The dollar slid to an eight-month low versus the euro as the U.S. government’s partial shutdown continued, adding to concern it will slow economic growth and postpone a tapering of monetary stimulus.
House Speaker John Boehner said President Barack Obama refused to negotiate in a meeting with the top four congressional leaders about the shutdown. U.S. lawmakers still need to agree on raising the debt limit to avoid a default after Oct. 17. Euro demand was bolstered before a report forecast to show retail sales in the currency bloc rose in August. The yen retreated as Asian stocks rallied.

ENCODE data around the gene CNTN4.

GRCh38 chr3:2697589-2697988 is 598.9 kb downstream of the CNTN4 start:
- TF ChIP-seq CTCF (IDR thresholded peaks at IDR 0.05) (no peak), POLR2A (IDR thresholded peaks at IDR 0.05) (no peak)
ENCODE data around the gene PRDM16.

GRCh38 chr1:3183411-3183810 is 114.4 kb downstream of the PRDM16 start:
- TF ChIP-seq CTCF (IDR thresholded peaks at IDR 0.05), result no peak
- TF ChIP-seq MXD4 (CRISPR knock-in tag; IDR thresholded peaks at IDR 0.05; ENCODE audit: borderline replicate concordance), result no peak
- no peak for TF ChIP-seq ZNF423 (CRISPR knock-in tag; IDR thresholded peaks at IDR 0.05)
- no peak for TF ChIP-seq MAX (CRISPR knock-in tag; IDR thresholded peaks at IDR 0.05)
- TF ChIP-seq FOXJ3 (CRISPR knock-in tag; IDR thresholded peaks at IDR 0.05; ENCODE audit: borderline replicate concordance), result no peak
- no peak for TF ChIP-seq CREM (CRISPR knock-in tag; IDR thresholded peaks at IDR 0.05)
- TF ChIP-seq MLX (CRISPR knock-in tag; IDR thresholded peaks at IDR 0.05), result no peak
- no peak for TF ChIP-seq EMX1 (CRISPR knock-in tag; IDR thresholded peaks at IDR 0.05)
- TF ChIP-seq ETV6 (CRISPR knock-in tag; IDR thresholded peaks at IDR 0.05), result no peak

“The focus is on the U.S., and the ongoing pushback we’re seeing in tapering expectations, and the toll that’s taking on U.S. bond yields and the U.S. dollar,” said Mike Jones, a currency strategist at Bank of New Zealand Ltd. in Wellington. “The fiscal shenanigans in Washington mean more potential for volatility and choppiness.”
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